LEHMAN TWP. — What came first — the chicken or the egg?
Heather Wertman’s first-grade class at Lehman-Jackson Elementary School in Lehman Township would answer, “the egg.”
The class monitored a dozen chicken eggs they had in an incubator since April 11.
The egg-hatching project was an idea Wertman developed after incorporating some hands-on activities centered around the folk tale of “The Little Red Hen.”
“We read two different stories about the Little Red Hen,” said Ashtun Pinn, a first-grader in Wertman’s class. “In one story the hen makes bread and in another, she makes a cake.”
The class made both bread and cake, but more in-depth lessons in biology, math and science were yet to come.
Wertman acquired a dozen chicken eggs from a local farm. She purchased an incubator and egg-hatching supplies from Tractor Supply Company in Hanover Township.
The days leading up to the first egg-hatching, the students monitored the incubator’s temperature and maintained a constant level of humidity.
“Every couple of days we would add water to that machine (incubator),” student, Kyra Blaine said. “The water had to be at room temperature.”
“The humidity had to be in the high 40s and 50s, so the baby chickens kept developing,” Hannah Sell, a first-grader, said.
Student Ava Blazes said the incubator had to be kept between 96 to 100 degrees.
On day 7, the students learned about candling.
“Candling is when you hold a flashlight up to an egg to see if it is a winner, a yoker or a quitter,” said Addie Morgan, a student of Wertman’s. “If you see veins inside the egg then it is a good egg, or a winner.”
But if no veins are visible then the egg is a yoker or an unfertilized egg, Morgan said. If candling shows a green or yellow color then it is a quitter or bad egg, she said.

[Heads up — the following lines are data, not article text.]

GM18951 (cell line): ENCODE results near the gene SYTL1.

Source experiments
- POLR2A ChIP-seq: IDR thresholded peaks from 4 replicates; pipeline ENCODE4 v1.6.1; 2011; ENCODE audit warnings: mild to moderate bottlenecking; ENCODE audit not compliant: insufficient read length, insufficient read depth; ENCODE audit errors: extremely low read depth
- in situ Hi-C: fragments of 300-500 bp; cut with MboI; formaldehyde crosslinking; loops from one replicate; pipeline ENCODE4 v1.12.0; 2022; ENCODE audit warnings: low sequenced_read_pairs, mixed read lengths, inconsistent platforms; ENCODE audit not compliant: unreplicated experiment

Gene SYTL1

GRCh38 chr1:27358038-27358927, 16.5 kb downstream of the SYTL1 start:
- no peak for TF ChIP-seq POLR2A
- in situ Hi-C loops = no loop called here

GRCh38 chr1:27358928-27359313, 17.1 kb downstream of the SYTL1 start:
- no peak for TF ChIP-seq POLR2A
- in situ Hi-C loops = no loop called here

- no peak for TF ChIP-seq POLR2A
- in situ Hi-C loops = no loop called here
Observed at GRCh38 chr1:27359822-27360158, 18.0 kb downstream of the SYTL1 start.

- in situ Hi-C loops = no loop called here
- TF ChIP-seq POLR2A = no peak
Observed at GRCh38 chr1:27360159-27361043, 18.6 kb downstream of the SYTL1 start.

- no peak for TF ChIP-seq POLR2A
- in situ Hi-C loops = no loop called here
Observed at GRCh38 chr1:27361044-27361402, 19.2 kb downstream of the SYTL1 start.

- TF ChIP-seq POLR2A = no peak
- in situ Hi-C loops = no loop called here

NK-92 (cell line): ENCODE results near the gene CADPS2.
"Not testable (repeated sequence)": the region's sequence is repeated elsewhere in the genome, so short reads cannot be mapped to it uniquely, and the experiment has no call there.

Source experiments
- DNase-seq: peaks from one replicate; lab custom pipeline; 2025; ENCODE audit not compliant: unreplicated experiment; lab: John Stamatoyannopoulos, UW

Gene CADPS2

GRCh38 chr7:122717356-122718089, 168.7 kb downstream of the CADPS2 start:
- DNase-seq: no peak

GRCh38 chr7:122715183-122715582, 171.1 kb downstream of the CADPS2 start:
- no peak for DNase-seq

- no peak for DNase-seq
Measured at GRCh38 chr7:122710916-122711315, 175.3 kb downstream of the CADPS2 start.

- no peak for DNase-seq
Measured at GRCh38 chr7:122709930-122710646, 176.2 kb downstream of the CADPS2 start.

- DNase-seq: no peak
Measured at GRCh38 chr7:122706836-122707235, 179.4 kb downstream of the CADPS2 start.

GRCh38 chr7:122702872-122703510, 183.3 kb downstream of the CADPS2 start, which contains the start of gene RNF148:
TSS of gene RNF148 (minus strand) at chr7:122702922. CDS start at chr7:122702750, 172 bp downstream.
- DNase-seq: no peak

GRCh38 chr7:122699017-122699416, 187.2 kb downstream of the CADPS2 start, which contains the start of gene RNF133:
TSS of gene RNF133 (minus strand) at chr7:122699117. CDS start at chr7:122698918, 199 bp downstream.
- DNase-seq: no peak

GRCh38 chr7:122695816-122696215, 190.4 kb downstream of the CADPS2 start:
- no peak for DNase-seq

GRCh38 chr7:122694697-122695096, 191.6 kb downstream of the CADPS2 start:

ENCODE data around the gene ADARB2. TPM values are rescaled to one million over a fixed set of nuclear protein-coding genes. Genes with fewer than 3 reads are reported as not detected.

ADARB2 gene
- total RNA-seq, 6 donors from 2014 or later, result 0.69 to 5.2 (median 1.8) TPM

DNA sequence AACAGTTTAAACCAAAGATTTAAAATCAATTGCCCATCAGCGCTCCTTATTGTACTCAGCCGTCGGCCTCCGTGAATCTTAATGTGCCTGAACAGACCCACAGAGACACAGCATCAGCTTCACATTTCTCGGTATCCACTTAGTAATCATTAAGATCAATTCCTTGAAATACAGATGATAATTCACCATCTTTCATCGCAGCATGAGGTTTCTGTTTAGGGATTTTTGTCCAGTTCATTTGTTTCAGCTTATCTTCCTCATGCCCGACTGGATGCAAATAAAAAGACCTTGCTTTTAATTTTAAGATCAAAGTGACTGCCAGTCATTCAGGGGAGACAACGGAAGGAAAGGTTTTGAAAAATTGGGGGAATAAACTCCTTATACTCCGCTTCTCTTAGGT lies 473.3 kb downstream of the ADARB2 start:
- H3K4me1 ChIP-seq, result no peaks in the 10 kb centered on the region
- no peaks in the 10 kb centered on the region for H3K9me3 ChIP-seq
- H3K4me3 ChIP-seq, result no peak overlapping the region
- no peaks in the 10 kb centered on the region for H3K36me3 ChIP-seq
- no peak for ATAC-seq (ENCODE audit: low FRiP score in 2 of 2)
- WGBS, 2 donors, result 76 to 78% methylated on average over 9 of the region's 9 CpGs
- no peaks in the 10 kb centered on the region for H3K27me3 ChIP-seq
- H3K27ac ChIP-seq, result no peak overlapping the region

Out of the dozen eggs, six hatched, with the first coming out Sunday, May 1, Wertman said.
“I always came in (to the school) on the weekends to check on the eggs,” Wertman said. “I saw the first one started to hatch Sunday.”
Wertman uploaded some photos of the newly hatched chick to an app called Class Dojo. Class Dojo is a secure app she uses to share class pictures with her students’ families.
“The news exploded,” she said. “Parents were just as excited as their children.”
On Monday, May 2, the students had a second surprise when another chick began to hatch.
The students learned how to hold the baby chickens. They had to wear plastic gloves and gently cup the bird in their two hands.
Upkeep of the baby birds was a constant factor.
“They mess up their food a lot,” River Morgan, a student, said. “We have to clean them up every day.”
“Every day their peeping gets louder,” said student Kate Hynick. “Mrs. Wertman puts vitamins in their (the chickens’) water.”
Two of the baby chicks are brown and four are yellow. The feather coloring had the students thinking the brown chickens were baby roosters but learned later that the coloring did not dictate the gender of the bird.
“They are just like us,” Miller Mattie said referencing how people have different color hair.
The students showcased their experiment and the six baby chicks at an academic fair held Thursday, May 5, at the school.
After the fair, the baby chickens will have a new home with a local farm, student Natalie Haddle said.
Reach Eileen Godin at 570-991-6387 or on Twitter @TLNews